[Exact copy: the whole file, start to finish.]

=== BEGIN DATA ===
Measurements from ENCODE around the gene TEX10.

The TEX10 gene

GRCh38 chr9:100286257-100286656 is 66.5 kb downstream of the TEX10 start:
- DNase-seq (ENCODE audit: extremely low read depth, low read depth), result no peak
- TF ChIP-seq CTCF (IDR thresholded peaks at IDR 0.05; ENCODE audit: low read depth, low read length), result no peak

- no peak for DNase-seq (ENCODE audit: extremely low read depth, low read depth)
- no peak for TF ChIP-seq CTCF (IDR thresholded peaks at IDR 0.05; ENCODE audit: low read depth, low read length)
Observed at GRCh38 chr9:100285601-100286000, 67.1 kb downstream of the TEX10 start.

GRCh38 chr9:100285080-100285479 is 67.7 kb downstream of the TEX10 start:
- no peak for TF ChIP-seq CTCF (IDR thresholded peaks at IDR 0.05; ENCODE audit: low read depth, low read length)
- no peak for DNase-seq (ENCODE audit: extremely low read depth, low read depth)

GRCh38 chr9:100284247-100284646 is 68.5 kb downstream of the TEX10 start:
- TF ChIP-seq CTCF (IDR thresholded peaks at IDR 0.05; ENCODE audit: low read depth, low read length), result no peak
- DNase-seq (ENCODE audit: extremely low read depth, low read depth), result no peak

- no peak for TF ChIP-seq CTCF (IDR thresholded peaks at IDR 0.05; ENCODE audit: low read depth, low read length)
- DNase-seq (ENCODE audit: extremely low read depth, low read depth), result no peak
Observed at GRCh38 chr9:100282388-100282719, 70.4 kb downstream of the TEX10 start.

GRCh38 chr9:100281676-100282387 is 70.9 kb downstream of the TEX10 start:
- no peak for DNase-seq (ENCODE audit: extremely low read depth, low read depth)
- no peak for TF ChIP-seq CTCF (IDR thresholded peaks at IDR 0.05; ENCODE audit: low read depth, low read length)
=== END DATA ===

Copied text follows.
Measurements from ENCODE around the gene TEX10.

The TEX10 gene

GRCh38 chr9:100286257-100286656 is 66.5 kb downstream of the TEX10 start:
- DNase-seq (ENCODE audit: extremely low read depth, low read depth), result no peak
- TF ChIP-seq CTCF (IDR thresholded peaks at IDR 0.05; ENCODE audit: low read depth, low read length), result no peak

- no peak for DNase-seq (ENCODE audit: extremely low read depth, low read depth)
- no peak for TF ChIP-seq CTCF (IDR thresholded peaks at IDR 0.05; ENCODE audit: low read depth, low read length)
Observed at GRCh38 chr9:100285601-100286000, 67.1 kb downstream of the TEX10 start.

GRCh38 chr9:100285080-100285479 is 67.7 kb downstream of the TEX10 start:
- no peak for TF ChIP-seq CTCF (IDR thresholded peaks at IDR 0.05; ENCODE audit: low read depth, low read length)
- no peak for DNase-seq (ENCODE audit: extremely low read depth, low read depth)

GRCh38 chr9:100284247-100284646 is 68.5 kb downstream of the TEX10 start:
- TF ChIP-seq CTCF (IDR thresholded peaks at IDR 0.05; ENCODE audit: low read depth, low read length), result no peak
- DNase-seq (ENCODE audit: extremely low read depth, low read depth), result no peak

- no peak for TF ChIP-seq CTCF (IDR thresholded peaks at IDR 0.05; ENCODE audit: low read depth, low read length)
- DNase-seq (ENCODE audit: extremely low read depth, low read depth), result no peak
Observed at GRCh38 chr9:100282388-100282719, 70.4 kb downstream of the TEX10 start.

GRCh38 chr9:100281676-100282387 is 70.9 kb downstream of the TEX10 start:
- no peak for DNase-seq (ENCODE audit: extremely low read depth, low read depth)
- no peak for TF ChIP-seq CTCF (IDR thresholded peaks at IDR 0.05; ENCODE audit: low read depth, low read length)